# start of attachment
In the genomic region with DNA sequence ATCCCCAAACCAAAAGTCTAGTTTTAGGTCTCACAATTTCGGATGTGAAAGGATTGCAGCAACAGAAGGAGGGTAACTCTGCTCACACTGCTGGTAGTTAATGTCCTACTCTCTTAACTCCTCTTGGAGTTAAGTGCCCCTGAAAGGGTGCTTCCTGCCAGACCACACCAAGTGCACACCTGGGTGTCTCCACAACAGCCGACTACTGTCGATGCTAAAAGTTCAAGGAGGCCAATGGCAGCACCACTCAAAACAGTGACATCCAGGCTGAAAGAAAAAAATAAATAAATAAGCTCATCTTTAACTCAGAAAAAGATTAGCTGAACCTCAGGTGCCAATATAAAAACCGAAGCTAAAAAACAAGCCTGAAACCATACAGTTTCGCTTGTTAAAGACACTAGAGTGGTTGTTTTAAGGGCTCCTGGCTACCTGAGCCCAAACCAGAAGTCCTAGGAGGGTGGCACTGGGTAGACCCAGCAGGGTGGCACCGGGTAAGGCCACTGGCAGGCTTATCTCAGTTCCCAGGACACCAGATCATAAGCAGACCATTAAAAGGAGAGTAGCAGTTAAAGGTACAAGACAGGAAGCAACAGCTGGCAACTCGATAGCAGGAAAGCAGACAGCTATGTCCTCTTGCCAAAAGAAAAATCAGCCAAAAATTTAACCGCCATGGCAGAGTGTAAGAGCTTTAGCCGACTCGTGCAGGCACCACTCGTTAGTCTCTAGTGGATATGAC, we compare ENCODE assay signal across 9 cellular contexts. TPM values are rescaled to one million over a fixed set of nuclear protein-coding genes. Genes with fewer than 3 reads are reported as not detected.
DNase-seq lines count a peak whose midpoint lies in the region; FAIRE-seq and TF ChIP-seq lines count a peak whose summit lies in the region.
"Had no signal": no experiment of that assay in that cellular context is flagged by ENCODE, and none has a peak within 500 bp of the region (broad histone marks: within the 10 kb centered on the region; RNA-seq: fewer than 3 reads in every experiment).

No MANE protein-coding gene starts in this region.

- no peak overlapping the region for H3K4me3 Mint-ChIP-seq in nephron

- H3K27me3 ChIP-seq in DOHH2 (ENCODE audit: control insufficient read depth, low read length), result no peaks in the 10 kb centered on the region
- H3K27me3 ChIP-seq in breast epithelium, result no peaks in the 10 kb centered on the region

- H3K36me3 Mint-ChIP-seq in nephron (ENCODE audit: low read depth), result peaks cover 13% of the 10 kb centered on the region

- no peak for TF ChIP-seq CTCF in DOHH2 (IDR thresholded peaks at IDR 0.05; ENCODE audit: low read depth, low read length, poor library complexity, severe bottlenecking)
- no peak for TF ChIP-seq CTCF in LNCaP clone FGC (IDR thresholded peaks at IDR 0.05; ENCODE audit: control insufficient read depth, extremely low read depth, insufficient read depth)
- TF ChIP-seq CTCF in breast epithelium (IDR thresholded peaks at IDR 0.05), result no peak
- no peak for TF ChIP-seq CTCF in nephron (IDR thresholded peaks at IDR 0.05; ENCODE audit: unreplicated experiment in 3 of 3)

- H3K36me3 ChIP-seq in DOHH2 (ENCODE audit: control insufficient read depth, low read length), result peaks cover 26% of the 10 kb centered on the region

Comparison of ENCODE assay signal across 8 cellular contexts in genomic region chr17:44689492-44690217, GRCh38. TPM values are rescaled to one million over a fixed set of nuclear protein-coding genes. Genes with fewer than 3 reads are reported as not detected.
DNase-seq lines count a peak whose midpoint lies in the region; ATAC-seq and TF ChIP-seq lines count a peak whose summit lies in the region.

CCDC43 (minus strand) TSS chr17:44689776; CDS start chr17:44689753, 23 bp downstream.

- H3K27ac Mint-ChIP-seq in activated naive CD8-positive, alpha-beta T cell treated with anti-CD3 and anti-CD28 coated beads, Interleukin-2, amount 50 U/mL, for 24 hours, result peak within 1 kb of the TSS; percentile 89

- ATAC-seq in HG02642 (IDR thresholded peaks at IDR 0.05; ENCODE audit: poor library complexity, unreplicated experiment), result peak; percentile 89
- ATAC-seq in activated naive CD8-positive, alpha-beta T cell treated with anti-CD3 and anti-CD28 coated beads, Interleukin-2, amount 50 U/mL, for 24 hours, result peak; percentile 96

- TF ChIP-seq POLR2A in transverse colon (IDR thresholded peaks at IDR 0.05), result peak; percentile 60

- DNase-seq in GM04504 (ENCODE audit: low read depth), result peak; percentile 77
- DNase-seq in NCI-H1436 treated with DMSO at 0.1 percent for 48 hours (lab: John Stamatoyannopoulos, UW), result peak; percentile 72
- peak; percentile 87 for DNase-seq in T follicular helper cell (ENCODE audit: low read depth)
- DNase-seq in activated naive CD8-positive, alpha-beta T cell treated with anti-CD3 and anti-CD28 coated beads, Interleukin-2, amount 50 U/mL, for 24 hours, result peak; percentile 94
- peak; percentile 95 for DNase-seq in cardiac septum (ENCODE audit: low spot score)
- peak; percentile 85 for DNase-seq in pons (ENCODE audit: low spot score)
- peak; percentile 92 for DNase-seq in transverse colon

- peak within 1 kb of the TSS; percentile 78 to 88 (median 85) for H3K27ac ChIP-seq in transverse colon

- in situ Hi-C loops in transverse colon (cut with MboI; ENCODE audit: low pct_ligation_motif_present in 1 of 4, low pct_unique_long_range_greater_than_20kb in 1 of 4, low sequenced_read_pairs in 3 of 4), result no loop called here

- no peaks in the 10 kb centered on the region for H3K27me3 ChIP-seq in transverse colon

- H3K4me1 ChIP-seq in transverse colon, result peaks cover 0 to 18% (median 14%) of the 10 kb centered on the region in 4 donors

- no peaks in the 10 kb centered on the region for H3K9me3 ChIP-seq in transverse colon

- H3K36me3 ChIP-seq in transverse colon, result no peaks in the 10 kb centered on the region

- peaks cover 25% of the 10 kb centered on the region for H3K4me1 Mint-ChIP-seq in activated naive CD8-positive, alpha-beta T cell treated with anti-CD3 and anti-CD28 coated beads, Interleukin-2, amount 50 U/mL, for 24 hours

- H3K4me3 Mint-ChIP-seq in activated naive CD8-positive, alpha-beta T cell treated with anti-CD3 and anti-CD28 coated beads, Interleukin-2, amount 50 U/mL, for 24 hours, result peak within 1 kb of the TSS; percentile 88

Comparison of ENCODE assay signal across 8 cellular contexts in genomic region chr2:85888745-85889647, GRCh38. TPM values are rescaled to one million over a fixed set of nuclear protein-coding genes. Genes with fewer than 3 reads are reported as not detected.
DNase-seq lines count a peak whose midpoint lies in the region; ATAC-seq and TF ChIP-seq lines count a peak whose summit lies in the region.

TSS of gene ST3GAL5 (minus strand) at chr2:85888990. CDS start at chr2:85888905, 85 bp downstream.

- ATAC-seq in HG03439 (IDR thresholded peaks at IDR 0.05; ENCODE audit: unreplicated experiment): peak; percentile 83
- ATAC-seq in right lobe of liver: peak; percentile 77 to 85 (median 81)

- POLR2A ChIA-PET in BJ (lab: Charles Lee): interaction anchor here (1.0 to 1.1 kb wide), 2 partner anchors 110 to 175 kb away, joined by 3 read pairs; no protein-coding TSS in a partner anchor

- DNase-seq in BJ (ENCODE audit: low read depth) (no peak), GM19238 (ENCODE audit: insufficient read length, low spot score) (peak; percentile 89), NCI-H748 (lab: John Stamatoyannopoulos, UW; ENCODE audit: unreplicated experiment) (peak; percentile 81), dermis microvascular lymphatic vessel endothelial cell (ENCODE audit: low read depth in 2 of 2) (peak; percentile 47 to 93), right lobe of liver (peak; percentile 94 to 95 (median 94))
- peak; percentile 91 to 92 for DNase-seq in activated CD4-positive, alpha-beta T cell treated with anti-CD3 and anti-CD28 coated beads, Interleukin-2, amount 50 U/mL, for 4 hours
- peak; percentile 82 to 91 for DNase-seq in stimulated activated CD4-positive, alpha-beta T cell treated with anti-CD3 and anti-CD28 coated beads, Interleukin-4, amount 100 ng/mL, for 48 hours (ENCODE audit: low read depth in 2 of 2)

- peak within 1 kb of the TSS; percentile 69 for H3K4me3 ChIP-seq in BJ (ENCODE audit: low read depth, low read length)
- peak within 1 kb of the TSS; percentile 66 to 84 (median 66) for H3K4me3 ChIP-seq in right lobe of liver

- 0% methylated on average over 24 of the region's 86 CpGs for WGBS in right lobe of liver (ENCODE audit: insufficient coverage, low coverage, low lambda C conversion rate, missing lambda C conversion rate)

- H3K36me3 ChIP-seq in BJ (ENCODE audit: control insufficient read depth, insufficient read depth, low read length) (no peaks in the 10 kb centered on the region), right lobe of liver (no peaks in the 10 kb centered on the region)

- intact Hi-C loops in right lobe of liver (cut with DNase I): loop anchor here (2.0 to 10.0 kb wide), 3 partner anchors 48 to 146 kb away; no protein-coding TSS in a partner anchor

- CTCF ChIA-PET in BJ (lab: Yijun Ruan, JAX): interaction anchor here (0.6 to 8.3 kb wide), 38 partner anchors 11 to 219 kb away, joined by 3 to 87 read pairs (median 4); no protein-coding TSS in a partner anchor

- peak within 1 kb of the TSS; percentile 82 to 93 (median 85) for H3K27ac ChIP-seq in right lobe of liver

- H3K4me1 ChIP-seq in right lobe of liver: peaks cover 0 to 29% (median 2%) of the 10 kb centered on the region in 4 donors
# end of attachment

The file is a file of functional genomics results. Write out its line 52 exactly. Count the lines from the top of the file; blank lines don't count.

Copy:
- H3K4me1 ChIP-seq in right lobe of liver: peaks cover 0 to 29% (median 2%) of the 10 kb centered on the region in 4 donors